Fertility expert Robert Winston: ‘if we make super humans, what value is human life?’

Lord Professor Robert Winston oversees Gabriel Littler aged 11 from Malorees Junior School in Brent.

Lord Professor Robert Winston oversees Gabriel Littler aged 11 from Malorees Junior School in Brent. Photo: PA Images - Credit: PA Archive/PA Images

Anna Behrmann talks to Lord Robert Winston about the practical and ethical implications of editing our genes

Lord Professor Robert Winston rejects new techniques to change babies’ genes, whether to attempt to eradicate hereditary diseases, or to create “desired characteristics”.

The Hampstead Garden Suburb resident, professor of science and society at Imperial College London, was speaking ahead of a talk at Jewish Book Week on fertility and the ethics of changing our genes.

When we talk on the phone at lunchtime just after Lord Winston gets off the tube, the 76-year-old has already given two lectures that day.

While he says impatiently that he cannot outline his talk at Jewish Book Week, as he “never writes his speeches before giving them”, he goes on to warn that “as a society we are completely obsessed with our genes”.

Lord Winston is not impressed by the latest scientific technique of editing babies’ genes to “wipe out” hereditary diseases, which gained some official backing in the US last month.

Under the new techniques, scientists hope to stop diseases such as cystic fibrosis and Huntington’s disease being passed down from parents to child, by “gene editing” embryos.

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The research has been criticised as an attempt to create “designer babies”, but the techniques were endorsed last month by the Royal Society and the Wellcome Trust in the UK.

Lord Winston argues it is impossible to wipe out hereditary diseases through gene editing, as new diseases arise all the time.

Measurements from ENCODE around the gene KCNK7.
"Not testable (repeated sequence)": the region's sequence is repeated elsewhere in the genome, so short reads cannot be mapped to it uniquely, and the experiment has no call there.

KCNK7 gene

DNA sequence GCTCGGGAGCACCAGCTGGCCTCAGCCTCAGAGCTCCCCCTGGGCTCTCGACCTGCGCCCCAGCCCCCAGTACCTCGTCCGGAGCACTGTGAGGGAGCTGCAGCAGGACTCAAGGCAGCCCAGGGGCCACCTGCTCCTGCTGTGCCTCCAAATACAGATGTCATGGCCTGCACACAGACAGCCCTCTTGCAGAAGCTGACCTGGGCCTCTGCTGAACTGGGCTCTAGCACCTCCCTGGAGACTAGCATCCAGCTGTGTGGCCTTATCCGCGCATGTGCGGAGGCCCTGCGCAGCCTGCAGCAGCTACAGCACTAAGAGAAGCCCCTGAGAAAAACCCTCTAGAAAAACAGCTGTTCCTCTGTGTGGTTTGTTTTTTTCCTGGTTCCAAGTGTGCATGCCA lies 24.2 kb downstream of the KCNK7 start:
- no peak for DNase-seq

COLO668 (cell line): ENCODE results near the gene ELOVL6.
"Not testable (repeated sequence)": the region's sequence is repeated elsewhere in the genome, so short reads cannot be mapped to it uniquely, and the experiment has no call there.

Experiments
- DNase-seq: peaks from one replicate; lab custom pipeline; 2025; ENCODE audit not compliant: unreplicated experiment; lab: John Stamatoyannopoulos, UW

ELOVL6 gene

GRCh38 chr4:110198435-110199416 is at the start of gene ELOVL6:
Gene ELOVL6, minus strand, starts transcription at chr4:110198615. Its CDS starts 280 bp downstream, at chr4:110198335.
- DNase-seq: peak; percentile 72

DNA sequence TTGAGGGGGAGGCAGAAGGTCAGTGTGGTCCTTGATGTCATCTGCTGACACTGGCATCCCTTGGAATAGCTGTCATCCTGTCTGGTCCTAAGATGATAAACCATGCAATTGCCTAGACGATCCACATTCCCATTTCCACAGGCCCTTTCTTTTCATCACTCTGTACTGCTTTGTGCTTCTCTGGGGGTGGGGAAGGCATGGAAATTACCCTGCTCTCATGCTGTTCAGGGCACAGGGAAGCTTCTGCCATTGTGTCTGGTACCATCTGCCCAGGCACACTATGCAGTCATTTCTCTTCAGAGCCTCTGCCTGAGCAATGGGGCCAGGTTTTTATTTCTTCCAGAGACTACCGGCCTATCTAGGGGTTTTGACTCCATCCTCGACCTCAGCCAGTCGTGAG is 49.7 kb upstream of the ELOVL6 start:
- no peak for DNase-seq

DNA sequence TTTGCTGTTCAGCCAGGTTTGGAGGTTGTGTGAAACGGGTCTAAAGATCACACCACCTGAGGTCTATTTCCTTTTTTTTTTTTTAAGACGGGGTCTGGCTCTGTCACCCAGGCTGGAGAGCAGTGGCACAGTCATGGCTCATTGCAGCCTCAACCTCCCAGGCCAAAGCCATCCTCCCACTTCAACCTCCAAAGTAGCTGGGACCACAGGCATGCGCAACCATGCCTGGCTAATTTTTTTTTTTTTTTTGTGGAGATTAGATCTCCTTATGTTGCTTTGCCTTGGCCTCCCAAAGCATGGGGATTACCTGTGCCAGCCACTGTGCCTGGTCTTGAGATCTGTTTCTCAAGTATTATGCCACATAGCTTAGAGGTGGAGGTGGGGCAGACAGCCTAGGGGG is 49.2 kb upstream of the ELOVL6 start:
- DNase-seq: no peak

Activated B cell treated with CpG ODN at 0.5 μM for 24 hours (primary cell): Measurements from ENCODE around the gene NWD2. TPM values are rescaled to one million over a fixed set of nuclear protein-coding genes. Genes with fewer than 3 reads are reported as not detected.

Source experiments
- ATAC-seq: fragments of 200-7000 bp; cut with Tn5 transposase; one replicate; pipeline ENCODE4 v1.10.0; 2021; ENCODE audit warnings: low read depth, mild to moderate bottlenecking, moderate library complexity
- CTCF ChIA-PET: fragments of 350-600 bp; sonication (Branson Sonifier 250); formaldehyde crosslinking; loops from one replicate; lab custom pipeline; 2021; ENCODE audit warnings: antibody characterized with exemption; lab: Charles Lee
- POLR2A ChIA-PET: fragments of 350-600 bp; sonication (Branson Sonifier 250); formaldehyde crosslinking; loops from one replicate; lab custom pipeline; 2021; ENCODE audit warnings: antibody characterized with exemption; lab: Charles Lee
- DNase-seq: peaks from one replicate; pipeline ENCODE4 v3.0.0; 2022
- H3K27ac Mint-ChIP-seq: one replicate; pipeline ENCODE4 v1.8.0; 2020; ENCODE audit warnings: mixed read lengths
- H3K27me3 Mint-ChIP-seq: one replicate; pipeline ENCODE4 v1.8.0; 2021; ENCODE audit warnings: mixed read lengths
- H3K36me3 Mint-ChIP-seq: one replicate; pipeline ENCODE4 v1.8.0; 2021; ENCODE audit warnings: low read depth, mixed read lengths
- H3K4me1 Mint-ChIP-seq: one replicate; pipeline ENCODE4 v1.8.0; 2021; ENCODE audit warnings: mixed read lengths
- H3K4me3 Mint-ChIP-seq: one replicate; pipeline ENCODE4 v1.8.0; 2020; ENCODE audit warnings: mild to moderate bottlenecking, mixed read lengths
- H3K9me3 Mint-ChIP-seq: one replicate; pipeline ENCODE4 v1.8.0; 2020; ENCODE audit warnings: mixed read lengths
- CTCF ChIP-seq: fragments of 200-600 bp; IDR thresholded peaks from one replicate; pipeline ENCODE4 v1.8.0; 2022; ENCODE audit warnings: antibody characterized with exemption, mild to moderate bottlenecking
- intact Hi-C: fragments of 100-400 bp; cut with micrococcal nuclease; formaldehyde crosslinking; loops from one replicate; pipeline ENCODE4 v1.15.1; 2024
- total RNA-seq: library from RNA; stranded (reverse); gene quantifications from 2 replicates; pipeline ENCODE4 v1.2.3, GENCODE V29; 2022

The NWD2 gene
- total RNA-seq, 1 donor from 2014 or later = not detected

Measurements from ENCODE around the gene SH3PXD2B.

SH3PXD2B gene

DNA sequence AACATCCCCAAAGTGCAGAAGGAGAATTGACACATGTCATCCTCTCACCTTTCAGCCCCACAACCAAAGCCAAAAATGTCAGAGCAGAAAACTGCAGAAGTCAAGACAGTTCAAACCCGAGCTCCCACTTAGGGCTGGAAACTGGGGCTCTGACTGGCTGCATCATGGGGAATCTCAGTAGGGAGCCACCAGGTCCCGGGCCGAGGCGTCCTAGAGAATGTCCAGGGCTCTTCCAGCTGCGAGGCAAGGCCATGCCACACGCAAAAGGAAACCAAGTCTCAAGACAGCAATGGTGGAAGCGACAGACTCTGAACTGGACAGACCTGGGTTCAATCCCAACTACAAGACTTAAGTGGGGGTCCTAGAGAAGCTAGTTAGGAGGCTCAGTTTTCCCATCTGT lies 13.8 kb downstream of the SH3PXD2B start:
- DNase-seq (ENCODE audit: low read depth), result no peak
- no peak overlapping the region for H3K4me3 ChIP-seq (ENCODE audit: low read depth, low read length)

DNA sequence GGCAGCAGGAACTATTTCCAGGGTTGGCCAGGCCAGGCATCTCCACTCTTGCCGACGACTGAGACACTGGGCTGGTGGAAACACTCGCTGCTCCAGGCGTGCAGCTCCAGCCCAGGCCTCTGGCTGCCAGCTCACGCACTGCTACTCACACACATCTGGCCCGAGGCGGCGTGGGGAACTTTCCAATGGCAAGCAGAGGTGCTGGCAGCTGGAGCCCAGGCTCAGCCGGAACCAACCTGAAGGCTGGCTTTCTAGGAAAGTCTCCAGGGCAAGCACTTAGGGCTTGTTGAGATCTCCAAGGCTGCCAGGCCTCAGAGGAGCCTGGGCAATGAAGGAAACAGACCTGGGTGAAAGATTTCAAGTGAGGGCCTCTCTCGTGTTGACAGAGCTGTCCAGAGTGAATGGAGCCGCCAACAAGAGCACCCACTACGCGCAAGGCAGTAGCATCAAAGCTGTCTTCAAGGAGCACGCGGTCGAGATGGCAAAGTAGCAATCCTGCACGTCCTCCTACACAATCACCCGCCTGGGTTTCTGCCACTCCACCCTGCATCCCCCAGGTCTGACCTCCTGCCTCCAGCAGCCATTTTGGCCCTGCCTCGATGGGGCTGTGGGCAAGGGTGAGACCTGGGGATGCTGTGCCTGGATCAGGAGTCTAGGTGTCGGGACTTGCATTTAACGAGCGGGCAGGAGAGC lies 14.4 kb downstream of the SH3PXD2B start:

He also believes there will inevitably be mistakes when genes are edited, which would be passed down the generations.

“First of all, you can’t wipe out hereditary diseases, because of course, new hereditary diseases arise all the time.”

“Therefore you would not know that the family is going to have a child with a hereditary disorder.”

The scientist adds that nearly all hereditary diseases are recessive, meaning that “you might have to have four children or more before you realised you actually had that disease”.

Lord Winston is even more strident when he criticises the separate idea of editing babies’ genes so that they grow up with “desired characteristics” - such as blue eyes or intelligence.

As well as the ethical questions it throws up, he also believes that it is entirely impractical and will not work.

“Of course I’m opposed to modifying the human genome, because if you make super humans, then what value is human life? We run the risk of losing humanity.

“But more importantly of course, it’s not merely a philosophical question.

“The fact is that mistakes will be inevitable, and the effects of the mistakes would be completely irreversible, not just for that generation, but for generations to come.

“The other issue is that you’re making an experiment on a baby that hasn’t been born and that foetus can’t give consent.”

He adds later: “If you did experiments on a few humans you might make them more intelligent but there’s no guarantee you’d make them wiser.”

Lord Winston believes that his Judaism does help him evaluate scientific questions.

“As (former Chief Rabbi])Jonathan Sacks said, you don’t have to be religious, to be ethical, but it can help,” he explains.

“I’ve never understood this bizarre notion that science and religion are in conflict.

“I don’t think they are at all, they are different systems which are both useful for understanding our environment and understanding ourselves.”

Lord Winston is working to improve science education as part of his role with Imperial College, and he believes the most work is needed in primary schools.

“I’m afraid primary school teachers are not respected enough or valued enough.

“We don’t really make sure that they have a decent science education themselves, and most people teaching science to primary school kids have not done science even at A-Level, let alone university.

“All the evidence shows that when we are youngest, our brain is most apt at learning.

“That’s when we should get people to debate.

“That’s when we start to form our ethical attitudes.”

- Robert Winston is speaking at Jewish Book Week on March 5. Book tickets here.